[ppml] Policy Proposal 2005-3: Lame Delegations

Paul Vixie paul at vix.com
Wed Apr 13 15:29:23 EDT 2005

> >> ... If someone's got their in-addr.arpa stuff broken, it's not
> >> really hurting anyone but themselves.

> > i don't agree.  bad or missing in-addr.arpa or ip6.arpa data hurts
> > us all.

> While I do not necessarily disagree, can you expand on why you believe
> lack of reverse information hurts us?

first and foremost, negative caching in dns is weak on its best day and
it has very few good days.  there is no way to express in a dns response
that a nonterminal ancestor of a qname does not exist, so if someone asks:
and the thing that doesn't exist is:
then there is no way to signal this ancestral nonexistence, and the client
can only cache the nonexistence of the qname itself.  but of course a lot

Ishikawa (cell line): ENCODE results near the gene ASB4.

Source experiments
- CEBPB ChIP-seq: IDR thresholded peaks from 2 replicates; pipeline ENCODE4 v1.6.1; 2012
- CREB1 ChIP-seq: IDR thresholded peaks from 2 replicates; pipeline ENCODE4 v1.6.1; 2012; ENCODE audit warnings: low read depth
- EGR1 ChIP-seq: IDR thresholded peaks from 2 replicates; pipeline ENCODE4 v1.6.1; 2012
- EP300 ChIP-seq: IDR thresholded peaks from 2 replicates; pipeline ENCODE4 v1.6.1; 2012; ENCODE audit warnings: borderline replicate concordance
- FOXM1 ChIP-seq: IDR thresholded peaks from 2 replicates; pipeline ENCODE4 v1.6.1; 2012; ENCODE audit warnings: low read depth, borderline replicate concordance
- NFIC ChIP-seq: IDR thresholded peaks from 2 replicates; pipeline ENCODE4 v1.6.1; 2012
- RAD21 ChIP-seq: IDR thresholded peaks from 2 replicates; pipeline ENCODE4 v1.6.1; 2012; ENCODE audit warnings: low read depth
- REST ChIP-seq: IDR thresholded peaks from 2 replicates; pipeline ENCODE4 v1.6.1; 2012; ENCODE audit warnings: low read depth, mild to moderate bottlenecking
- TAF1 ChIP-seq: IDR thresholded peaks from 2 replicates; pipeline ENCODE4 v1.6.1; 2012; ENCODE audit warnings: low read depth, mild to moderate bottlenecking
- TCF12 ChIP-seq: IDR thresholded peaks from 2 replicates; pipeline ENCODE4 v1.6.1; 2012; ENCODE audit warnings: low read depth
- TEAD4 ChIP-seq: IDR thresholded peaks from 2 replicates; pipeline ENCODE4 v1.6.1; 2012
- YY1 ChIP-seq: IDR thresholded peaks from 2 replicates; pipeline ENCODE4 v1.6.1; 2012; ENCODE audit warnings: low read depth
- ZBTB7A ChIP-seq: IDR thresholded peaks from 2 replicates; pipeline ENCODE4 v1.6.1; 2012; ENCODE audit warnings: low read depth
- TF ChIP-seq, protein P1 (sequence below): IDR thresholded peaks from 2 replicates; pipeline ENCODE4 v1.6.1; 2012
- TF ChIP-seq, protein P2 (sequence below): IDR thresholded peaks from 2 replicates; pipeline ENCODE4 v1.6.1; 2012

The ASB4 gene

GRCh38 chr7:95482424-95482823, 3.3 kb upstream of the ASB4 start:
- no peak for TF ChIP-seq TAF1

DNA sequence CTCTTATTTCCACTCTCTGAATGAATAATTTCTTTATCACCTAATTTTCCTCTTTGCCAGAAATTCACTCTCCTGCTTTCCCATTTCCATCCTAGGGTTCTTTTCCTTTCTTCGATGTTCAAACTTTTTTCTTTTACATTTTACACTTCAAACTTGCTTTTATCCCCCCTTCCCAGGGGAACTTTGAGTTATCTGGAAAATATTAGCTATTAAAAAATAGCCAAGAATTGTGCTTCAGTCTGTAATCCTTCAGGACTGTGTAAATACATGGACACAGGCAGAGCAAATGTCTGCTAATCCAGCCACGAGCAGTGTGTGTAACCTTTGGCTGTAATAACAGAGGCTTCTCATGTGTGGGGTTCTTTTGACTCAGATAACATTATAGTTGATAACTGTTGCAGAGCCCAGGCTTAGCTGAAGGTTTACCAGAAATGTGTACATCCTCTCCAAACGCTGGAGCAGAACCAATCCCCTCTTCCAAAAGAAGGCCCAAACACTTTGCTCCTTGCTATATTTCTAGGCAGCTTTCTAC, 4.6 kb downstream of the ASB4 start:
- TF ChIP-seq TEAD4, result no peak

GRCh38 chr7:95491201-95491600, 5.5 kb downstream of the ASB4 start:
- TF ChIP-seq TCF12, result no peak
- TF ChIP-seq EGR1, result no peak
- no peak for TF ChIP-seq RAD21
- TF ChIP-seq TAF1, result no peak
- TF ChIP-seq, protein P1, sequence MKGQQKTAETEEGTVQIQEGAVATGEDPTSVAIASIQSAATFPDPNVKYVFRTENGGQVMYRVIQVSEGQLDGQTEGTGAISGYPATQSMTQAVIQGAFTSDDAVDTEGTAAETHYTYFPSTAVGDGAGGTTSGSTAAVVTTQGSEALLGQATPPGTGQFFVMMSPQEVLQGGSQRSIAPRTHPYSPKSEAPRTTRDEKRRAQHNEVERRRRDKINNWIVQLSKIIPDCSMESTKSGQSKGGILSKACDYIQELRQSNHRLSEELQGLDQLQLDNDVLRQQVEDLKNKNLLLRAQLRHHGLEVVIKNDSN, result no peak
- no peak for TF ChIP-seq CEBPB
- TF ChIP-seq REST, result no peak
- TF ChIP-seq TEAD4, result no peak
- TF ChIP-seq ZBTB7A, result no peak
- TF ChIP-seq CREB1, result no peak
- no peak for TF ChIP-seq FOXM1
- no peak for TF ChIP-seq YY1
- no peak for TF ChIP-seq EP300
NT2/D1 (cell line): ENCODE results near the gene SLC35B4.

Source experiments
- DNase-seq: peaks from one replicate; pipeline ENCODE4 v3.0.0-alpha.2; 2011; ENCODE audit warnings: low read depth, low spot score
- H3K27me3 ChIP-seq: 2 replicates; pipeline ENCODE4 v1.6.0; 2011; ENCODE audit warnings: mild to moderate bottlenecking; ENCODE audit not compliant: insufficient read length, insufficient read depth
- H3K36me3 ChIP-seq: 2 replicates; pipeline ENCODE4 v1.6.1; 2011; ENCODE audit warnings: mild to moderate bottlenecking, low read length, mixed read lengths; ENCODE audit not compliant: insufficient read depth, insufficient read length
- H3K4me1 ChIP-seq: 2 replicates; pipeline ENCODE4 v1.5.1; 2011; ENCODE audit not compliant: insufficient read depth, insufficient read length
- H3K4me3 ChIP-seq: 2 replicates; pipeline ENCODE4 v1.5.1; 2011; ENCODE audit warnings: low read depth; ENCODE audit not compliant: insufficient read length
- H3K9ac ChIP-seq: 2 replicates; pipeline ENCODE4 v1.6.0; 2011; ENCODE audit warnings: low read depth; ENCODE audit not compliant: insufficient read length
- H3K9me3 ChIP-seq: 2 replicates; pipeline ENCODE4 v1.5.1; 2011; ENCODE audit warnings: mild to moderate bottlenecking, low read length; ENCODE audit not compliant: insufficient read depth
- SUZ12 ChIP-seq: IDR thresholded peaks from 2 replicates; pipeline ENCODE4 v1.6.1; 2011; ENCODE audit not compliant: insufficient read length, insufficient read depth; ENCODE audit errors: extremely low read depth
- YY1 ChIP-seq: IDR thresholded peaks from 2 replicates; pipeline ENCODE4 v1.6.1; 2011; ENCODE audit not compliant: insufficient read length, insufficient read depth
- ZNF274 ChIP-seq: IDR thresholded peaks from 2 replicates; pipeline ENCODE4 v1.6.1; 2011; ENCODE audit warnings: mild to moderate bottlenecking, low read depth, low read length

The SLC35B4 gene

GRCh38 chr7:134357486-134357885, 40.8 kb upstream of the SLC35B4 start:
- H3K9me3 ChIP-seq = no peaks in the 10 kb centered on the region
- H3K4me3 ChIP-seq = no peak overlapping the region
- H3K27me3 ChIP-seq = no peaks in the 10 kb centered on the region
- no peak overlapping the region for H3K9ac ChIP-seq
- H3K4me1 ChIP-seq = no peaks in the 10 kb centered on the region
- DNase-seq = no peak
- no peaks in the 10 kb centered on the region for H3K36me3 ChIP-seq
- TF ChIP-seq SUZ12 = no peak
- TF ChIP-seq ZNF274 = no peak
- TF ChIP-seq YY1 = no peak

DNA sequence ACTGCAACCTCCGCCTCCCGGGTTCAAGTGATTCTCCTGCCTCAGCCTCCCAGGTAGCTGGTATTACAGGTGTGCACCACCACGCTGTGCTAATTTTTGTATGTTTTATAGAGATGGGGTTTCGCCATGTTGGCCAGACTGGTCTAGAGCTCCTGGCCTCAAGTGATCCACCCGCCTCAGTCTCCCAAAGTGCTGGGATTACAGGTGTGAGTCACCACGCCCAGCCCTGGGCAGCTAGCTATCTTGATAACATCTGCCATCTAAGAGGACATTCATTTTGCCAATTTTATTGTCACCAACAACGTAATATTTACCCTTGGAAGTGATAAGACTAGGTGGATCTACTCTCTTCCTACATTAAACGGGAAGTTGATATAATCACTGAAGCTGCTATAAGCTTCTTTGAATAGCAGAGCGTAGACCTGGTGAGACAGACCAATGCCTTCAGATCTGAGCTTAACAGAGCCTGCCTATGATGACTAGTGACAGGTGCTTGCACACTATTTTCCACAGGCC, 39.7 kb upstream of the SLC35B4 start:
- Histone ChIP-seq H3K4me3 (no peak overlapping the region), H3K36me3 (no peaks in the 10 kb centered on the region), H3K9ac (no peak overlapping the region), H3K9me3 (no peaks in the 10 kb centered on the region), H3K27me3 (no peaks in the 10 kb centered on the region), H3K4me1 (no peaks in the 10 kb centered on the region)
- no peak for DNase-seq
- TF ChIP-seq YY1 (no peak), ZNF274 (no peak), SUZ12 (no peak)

of dns implementors don't cache anything, or don't cache negatives, or don't
cache lameness.  the result is, a lot of queries hitting the dns root servers
and the IN-ADDR.ARPA servers and the .ARPA servers whenever someone's inaddr
is lame or nonexistent.

(since folks all over the internet *will* query for these names, the lack
of support for them by any given network owner is socially irresponsible.)

more to the point, the data is useful when present, and normally when it's
absent it's by error or omission rather than by policy.  someone whose
policy is to not support inaddr lookups about their network can just put
an empty zone in place.  but everyone ought to have to think about their
intentions, and put some kind of zone in place, and keep it from being lame,
since the vast majority of people who need to do that, have no policy of
secrecy.  thus the net impact of arin's policy will be that more useful
data is available about the internet's infrastructure.

for both reasons, this is an appropriate use of arin's resources.

More information about the ARIN-PPML mailing list